Week 10: Guerrilla Testing

“However beautiful the strategy, you should occasionally look at the results.”

Winston Churchill, UK Prime Minister, 1940-1945, 1951-1955

After conducting rounds of testing mostly on site at the CDM, Botify took to the streets to find eligible bundle builder customers to gain better insight. The objective was to conduct an observational usability test, with some follow up questions afterwards.


Nestor’s Market, Vancouver Public Library


An InVision prototype with clickable hotspots.

The InVision prototype allowed us to test an on-screen experience as opposed to paper, however, there were limitations. Asking users to select their channels was difficult seeing that the prototype is not fully developed, so only certain elements were interactive. This skewed the test in a way, since customers couldn’t feel the full potential of the experience.

Nonetheless, there was some valuable takeaways from the users interviewed.


Botify interviewed 9 people between 24 and 45. They ranged from our primary target (middle-aged, multi-services customers with families) to younger subjects who are in the market for internet/tv. 5 males and 4 females were tested.

Documentation Method

Since usability was a focus, the team conducted the test in the following format:

  1. One team member recruited suitable users and welcomed them to the testing area, an introduction was made and users were encouraged to experiment (some constraints were mentioned)
  2. Another team member documented results using printouts of the prototype on paper. Using mini post-its, the results were documented in the following way:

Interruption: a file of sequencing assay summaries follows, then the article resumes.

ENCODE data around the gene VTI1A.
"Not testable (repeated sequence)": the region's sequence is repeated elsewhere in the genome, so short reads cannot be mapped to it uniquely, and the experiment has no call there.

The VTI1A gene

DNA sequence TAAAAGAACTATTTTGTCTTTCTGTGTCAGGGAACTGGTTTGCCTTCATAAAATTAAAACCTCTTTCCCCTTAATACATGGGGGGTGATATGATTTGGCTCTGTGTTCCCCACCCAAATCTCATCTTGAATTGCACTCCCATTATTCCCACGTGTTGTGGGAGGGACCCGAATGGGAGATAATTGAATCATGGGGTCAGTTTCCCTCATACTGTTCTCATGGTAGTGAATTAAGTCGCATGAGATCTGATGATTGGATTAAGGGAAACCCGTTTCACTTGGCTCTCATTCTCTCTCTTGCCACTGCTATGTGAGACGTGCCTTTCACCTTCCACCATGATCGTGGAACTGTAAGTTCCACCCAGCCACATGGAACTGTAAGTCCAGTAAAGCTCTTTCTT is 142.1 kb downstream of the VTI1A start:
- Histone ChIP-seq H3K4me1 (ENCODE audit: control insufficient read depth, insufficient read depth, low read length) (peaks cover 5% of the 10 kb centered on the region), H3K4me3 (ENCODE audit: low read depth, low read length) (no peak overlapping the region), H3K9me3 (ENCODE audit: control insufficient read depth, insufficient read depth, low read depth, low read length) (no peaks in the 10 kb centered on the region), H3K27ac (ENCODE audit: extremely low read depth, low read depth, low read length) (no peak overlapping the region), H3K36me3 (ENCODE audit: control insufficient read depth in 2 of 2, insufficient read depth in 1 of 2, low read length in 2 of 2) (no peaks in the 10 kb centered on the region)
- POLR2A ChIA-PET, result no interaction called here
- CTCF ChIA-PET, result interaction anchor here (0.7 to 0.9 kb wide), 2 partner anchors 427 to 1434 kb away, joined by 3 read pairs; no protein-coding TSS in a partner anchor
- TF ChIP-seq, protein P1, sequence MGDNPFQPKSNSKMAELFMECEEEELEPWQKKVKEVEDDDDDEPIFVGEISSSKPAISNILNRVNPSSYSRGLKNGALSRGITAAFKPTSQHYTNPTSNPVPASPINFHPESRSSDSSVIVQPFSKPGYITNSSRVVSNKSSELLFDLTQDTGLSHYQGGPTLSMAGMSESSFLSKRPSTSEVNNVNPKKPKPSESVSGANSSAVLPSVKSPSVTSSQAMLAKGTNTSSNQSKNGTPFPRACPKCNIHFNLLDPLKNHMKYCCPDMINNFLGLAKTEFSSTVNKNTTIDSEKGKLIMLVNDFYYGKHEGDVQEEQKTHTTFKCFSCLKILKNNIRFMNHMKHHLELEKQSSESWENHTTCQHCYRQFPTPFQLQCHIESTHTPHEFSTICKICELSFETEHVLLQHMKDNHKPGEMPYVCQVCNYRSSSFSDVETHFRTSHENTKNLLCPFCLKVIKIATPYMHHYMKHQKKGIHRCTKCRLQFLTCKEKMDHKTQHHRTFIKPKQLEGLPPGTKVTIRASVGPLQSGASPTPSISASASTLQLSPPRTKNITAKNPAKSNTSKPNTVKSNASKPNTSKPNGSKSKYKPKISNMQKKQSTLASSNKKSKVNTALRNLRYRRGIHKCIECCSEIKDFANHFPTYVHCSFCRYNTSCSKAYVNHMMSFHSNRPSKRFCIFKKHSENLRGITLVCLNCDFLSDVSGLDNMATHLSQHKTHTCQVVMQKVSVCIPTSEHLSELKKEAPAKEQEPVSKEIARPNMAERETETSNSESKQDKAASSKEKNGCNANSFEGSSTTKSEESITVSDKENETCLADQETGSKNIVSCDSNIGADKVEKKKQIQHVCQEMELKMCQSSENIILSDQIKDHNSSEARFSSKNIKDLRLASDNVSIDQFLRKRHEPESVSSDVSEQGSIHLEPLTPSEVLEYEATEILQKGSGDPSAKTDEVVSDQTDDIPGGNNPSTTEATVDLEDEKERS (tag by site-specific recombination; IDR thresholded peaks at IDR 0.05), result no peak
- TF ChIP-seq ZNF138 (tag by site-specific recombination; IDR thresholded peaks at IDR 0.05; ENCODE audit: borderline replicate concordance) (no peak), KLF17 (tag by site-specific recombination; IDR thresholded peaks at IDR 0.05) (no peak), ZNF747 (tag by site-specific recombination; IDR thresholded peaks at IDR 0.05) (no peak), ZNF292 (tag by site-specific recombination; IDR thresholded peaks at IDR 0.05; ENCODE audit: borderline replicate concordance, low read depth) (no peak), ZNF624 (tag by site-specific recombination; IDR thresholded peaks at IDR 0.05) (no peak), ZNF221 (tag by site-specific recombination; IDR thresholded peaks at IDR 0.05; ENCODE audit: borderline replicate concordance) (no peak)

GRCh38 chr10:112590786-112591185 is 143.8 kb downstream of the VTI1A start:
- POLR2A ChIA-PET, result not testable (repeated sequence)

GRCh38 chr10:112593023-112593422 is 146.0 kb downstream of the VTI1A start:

Blue: Language/information issues
Neon: Usability issues
Pink: Negative emotions
Orange: Positive emotions

With each user test, we repeated the stickies to create a heat mapped response to each screen combining issues of language, usability, pleasure and displeasure.

Here is a sample page:

Key Takeaways

A key focus was to understand what doesn’t work:

  • Users were visibly confused by the InVision prototype and felt that they could not easily gauge the product in the current format.
  • Users were confused by the fact that they needed to choose their channels, and then make another similar choice in the theme pack selection screen. They still had a problem discerning between bundles, theme packs and individual channels.
  • Some users were not intuitively drawn towards the sliders nor the panel on the left which instructed them to access the sliders.
  • 5 out of the 9 users that we tested felt like the process was clear and intuitive.
  • The other 4 felt that some parts were confusing.
  • Users visibly liked the idea of an a-la-carte process.
  • Users over 40 preferred a simpler process with less options (more web 1.0-esque), younger users enjoyed the options and real-time interactivity
  • There was a lot of animosity towards theme-packs, essentials and any other industry standard that pushes customers to fixed packages. This hate was real…but…there was a lot of love for an a la carte design, something that brightened the spirits of all users.

So what’s next

With 3 weeks to go, a key next step is to get a coded prototype out in the wild and to test it repeatedly, making adjustments as needed and documenting major next steps beyond week 13. It’s crunch time but it’s also fun time, as we see the fruits of our labour start to take formation. What will be pivotal in the remaining weeks is to prioritise and to shift momentum quickly as needed, solving the key issues first. #crunchtime.

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